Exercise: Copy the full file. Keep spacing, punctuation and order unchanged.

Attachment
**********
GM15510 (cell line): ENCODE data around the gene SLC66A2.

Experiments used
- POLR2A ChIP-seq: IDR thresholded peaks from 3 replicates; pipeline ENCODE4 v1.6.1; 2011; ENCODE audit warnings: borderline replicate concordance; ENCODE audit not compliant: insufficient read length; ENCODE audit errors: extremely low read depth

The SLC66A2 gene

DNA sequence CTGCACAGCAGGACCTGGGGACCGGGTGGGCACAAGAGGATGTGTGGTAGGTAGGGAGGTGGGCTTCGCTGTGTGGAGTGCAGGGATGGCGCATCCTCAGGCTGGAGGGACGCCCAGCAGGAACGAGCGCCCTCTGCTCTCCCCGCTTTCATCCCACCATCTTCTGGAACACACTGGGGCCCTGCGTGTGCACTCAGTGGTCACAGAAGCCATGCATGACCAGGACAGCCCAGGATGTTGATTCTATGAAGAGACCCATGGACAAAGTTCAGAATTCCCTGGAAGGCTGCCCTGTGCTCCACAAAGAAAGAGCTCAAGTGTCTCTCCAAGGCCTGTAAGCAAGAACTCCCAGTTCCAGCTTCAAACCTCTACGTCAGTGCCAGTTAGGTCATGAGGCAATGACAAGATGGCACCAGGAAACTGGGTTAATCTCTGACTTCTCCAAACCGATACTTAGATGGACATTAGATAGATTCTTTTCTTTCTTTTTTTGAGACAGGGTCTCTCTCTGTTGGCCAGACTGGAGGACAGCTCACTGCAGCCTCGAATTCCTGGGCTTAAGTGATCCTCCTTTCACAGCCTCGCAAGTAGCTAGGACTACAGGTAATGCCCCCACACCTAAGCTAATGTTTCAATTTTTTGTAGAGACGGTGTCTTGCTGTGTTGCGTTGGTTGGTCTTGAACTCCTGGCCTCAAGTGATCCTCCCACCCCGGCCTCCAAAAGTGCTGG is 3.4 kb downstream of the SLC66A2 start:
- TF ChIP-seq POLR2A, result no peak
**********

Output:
GM15510 (cell line): ENCODE data around the gene SLC66A2.

Experiments used
- POLR2A ChIP-seq: IDR thresholded peaks from 3 replicates; pipeline ENCODE4 v1.6.1; 2011; ENCODE audit warnings: borderline replicate concordance; ENCODE audit not compliant: insufficient read length; ENCODE audit errors: extremely low read depth

The SLC66A2 gene

DNA sequence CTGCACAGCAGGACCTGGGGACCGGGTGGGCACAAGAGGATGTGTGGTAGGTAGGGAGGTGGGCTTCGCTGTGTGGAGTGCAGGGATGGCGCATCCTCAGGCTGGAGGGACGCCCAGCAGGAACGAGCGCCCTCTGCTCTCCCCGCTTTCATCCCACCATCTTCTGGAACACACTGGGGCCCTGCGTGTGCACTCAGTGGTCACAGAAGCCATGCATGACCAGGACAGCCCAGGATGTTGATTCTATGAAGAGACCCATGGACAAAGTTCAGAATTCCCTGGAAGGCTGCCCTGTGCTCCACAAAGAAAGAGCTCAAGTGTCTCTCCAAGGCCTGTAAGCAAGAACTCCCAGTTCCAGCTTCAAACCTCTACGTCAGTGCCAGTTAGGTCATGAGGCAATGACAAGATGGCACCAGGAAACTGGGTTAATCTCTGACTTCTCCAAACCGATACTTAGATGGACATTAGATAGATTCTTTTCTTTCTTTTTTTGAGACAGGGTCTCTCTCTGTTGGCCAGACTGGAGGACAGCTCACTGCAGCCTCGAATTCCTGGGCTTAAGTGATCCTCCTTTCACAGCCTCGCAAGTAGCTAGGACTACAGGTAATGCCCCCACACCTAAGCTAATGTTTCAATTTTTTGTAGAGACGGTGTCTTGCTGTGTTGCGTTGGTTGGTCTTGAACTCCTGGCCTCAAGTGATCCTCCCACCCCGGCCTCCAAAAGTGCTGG is 3.4 kb downstream of the SLC66A2 start:
- TF ChIP-seq POLR2A, result no peak